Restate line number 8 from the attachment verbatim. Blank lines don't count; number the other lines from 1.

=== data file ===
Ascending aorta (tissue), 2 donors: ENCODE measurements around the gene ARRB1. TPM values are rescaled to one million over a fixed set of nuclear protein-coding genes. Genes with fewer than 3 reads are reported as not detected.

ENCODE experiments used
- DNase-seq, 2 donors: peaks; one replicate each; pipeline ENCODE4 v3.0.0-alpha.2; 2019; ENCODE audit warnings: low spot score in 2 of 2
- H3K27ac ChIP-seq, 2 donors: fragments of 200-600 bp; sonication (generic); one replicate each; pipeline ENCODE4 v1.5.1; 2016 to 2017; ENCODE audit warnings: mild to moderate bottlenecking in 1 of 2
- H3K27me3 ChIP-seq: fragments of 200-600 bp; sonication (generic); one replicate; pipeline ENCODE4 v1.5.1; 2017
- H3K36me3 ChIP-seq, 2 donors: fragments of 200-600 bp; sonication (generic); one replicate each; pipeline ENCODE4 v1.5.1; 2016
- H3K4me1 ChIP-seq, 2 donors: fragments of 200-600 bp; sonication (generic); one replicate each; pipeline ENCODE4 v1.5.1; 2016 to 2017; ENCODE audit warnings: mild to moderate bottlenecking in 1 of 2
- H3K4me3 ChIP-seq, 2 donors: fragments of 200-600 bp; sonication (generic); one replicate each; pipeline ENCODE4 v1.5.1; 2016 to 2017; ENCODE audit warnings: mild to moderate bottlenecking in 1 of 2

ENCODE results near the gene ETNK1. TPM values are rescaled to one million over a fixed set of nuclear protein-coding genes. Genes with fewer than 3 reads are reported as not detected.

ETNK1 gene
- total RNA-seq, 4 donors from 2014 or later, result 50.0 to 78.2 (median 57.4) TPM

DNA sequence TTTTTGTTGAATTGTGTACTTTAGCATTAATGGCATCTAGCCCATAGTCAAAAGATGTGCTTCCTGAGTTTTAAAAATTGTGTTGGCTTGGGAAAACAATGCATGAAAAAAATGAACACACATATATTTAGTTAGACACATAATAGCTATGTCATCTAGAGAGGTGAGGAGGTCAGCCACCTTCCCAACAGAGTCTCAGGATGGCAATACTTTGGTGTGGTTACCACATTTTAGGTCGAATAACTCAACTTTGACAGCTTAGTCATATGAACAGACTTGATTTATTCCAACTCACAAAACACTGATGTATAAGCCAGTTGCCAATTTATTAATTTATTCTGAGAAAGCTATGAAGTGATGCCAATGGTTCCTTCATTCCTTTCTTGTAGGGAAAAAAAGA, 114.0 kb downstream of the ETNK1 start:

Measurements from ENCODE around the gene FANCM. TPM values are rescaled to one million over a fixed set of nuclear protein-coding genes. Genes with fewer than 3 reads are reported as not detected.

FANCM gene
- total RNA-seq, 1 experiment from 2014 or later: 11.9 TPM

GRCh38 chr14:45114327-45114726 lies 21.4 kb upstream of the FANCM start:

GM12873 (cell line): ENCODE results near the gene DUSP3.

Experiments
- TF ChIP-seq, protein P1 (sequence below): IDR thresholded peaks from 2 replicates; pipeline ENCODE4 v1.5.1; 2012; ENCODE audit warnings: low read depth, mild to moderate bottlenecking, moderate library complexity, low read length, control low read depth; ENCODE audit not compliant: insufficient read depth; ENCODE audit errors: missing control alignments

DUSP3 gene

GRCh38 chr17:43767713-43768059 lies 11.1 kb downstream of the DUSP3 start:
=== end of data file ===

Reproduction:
- H3K4me3 ChIP-seq, 2 donors: fragments of 200-600 bp; sonication (generic); one replicate each; pipeline ENCODE4 v1.5.1; 2016 to 2017; ENCODE audit warnings: mild to moderate bottlenecking in 1 of 2